Many people living in Birmingham are not registered to vote, some through apathy, some through incorrectly filling in their form and some because of the fear of being tracked down by creditors, social services or the police. A websearch found in an Electoral Commission report: that the April 2011 parliamentary registers revealed 6 million – 17.7% of the eligible electorate – were not registered at that time.

Russell Brand: “Apathy is a rational reaction to a system that no longer represents, hears or addresses the vast majority of people. A system that is apathetic, in fact, to the needs of the people it was designed to serve”.

Polling data suggest that the Yes campaign, led by the Scottish National Party, has the support of a majority of Scots on lower incomes.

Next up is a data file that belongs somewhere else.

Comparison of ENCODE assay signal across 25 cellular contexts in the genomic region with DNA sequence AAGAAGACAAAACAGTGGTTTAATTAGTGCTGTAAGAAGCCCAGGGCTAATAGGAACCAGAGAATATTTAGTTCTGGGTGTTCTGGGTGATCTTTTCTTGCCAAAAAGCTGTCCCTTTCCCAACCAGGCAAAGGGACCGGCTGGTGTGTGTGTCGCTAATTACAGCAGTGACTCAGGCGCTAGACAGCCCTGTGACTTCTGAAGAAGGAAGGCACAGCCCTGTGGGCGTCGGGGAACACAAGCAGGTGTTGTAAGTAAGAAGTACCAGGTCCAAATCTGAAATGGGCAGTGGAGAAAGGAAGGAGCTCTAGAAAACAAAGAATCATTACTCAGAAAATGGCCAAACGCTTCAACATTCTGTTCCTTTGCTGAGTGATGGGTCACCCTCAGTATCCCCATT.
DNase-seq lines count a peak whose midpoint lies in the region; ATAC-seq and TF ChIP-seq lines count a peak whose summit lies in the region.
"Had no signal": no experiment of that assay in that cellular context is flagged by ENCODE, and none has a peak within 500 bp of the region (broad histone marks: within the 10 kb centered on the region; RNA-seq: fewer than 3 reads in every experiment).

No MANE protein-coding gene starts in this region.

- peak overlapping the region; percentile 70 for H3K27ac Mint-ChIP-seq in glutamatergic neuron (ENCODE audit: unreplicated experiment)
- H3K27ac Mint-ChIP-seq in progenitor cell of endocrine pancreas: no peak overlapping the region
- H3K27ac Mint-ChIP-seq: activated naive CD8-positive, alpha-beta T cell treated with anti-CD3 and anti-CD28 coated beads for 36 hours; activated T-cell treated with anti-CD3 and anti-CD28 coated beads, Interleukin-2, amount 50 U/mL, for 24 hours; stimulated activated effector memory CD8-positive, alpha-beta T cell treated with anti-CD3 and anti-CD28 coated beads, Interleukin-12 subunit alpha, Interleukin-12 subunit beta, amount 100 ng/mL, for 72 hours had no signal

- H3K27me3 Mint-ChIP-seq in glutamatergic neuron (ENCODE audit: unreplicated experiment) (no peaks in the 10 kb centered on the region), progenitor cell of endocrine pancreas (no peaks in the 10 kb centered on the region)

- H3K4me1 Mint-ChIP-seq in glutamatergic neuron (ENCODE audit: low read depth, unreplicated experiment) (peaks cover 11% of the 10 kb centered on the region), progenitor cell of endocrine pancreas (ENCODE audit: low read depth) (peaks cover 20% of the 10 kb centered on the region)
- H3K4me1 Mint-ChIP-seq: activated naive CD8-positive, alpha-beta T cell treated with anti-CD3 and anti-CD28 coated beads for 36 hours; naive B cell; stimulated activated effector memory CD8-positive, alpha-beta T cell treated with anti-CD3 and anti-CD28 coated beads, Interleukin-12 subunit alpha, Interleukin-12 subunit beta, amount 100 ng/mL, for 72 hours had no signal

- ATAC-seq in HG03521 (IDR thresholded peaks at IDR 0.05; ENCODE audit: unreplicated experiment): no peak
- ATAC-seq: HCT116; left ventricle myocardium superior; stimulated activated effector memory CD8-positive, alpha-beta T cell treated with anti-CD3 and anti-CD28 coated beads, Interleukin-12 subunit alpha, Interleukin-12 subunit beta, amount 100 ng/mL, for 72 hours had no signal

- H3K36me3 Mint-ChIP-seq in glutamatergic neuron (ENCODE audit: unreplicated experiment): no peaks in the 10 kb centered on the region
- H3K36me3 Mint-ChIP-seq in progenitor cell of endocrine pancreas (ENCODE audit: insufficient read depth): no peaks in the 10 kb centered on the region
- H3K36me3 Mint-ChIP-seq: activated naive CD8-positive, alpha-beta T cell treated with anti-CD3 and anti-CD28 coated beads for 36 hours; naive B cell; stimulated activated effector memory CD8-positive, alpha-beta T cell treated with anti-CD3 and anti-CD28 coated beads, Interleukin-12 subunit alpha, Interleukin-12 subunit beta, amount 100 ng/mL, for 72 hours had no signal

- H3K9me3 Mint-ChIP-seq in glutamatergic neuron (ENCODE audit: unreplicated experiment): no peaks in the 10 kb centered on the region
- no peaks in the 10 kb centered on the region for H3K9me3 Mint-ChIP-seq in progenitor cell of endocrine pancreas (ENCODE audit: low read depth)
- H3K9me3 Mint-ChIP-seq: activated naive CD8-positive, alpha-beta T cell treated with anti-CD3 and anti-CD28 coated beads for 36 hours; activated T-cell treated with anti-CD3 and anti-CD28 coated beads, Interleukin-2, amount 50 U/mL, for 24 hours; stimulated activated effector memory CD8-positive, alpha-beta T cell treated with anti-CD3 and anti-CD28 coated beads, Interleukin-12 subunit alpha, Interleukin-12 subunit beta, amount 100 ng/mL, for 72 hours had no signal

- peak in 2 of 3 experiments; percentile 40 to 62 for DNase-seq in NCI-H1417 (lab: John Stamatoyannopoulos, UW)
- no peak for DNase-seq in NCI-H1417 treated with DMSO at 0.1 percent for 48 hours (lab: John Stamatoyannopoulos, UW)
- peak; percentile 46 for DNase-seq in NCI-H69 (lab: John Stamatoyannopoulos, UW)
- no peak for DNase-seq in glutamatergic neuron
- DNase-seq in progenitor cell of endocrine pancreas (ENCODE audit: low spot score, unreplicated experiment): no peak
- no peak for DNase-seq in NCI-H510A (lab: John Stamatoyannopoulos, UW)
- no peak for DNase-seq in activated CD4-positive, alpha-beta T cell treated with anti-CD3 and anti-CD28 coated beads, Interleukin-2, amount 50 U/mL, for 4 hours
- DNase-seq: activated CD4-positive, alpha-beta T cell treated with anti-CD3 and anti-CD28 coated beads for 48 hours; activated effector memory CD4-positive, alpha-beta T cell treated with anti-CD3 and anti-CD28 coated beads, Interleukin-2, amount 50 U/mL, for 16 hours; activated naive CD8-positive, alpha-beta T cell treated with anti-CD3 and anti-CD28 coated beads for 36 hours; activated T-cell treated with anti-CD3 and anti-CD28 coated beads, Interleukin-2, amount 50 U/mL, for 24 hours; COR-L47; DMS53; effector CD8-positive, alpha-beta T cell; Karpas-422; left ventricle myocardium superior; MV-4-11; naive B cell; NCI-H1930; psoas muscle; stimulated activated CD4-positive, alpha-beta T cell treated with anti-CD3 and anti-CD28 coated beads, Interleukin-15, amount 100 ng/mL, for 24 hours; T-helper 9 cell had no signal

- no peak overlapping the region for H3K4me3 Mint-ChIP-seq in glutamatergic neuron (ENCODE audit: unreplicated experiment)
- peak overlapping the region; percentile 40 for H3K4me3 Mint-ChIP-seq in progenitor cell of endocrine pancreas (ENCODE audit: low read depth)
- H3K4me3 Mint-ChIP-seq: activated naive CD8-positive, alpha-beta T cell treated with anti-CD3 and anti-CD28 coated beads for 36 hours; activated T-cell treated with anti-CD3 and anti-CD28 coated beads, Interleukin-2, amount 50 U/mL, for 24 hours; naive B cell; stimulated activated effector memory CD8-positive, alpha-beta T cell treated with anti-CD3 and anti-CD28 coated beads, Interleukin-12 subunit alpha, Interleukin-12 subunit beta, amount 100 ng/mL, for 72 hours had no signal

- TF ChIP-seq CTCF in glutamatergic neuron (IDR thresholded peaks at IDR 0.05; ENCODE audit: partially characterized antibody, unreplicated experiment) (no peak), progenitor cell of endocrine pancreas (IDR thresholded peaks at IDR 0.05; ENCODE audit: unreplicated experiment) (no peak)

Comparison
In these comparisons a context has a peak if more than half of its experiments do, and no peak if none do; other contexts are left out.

We could win on the housing estates

The FT reports that, just as Ben Walker advocates for the British 2015 election, independence campaigners in Scotland believe winning over working-class Scots is vital: “We figured out 18 months ago we could we win this thing on the housing estates,” says a Yes Scotland volunteer, as he knocks on the door of a house in Mossblown.

Douglas Campbell, a former Labour turned SNP councillor, visits the houses on his list of undecided voters. “I’ve made up my mind,” one woman says, “I’m voting yes.” Why? “The rich keep on getting richer and the poor get poorer.” Looking up the street, she adds: “We need a change.”

So does Birmingham.